Just before the entrance to the church, inside an exterior niche of the cloister, a wall depiction of the Merels Board is visible. The depiction, whose symbolism is connected to the Temple of Solomon, was spread in the Middle Ages by the Knights Templar. It is unusual since it is positioned vertically, rather than horizontally.

In the chapter house, however, the remnants of the original decorations, which include some knots, a Flower of Life and the Sacred Center symbol, are of interest:

A Solomon’s Knot

St. Galgano and King Arthur

The life of Galgano Guidotti, and of the sword stuck in the rock, remind us of another story, mythical and literary, with which it has unmistakable similarities. This is the matière de Bretagne, which developed since the early Middle Ages, but whose first organic writing historians recognize in the Historia Regum Britanniae (1135-1137) of Geoffrey of Monmouth.

The Arthurian cycle reached Italy through the vast strand of literature that developed in France. Crucially contributing to the success of the Matter of Britain were the novels of Chrétien de Troyes, who first introduced the characters of Lancelot (Lancelot ou le Chevalier à la charrette, 1170-1180) and Parsifal, but especially the name of the Grail (Le Roman de Perceval ou le conte du Graal, 1175-1190). The Christian dimension of the Holy Grail appears, however, in the later work of Robert de Boron (Joseph of Arimathea) and the sword that Arthur drew from the stone to become king (Merlin) too.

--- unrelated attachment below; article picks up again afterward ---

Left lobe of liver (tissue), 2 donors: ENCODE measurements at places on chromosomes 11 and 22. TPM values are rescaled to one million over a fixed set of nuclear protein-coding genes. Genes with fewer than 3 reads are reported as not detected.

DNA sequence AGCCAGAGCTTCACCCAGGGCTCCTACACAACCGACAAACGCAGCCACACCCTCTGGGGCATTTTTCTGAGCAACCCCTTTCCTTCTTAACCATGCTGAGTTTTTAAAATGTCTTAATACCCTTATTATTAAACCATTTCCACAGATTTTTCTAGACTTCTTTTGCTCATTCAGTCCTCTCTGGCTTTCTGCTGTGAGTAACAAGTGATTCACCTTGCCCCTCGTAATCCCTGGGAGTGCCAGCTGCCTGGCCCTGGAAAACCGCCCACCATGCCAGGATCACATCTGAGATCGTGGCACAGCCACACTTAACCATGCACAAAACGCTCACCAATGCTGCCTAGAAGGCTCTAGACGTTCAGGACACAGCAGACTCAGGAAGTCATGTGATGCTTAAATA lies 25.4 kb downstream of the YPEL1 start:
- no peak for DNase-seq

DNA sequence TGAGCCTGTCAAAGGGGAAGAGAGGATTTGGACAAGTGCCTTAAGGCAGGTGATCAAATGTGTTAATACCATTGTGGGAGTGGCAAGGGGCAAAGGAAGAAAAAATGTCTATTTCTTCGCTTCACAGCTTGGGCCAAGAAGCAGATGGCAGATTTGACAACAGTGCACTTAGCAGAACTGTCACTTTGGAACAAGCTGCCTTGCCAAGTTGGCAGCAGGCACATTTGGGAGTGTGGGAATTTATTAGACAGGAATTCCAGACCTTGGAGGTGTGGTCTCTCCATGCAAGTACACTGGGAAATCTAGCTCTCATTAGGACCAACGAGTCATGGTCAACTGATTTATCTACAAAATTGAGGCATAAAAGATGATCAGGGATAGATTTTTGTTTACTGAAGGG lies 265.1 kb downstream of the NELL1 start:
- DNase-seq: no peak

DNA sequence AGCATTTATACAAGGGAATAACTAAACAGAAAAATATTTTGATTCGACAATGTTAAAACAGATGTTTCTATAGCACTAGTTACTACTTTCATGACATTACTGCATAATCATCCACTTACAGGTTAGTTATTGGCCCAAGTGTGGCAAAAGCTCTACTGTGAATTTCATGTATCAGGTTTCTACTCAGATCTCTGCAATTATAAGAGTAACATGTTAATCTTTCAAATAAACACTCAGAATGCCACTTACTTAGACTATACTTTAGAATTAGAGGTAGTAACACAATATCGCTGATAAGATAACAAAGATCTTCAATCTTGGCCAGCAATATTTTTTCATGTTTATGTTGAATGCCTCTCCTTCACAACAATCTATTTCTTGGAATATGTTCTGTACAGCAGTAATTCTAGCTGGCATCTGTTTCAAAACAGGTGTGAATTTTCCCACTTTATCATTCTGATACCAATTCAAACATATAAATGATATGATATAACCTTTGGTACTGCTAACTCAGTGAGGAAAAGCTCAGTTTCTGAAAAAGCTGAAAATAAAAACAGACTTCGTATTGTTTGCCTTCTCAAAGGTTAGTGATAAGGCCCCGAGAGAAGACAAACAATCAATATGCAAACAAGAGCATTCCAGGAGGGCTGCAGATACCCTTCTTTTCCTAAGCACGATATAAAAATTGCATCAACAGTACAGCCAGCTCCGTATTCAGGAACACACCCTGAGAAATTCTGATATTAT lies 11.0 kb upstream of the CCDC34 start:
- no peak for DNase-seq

A boundary between legend and reality

The similarities between the hagiographies of Galgano and the Matter of Britain cannot be accidental. Beginning with the evocative gesture of the Knight Galgano Guidotti, an inverted Arthur, who instead of drawing his sword from the stone, stuck it there. The name “Galgano” then recalls that of “Galvanus “(Gawain), one of the Knights of the Round Table, Arthur’s nephew. It should not be forgotten, however, that a bishop of Volterra had already been called in the same way before him (1150-1171). The twelve apostles in the Saint’s vision at the Rotunda of Montesiepi, on the other hand, evoke the twelve Knights of the Round Table. And again, some scholars have drawn comparisons between Galgano’s mother and Parsifal’s mother, both widows. One could go on and on…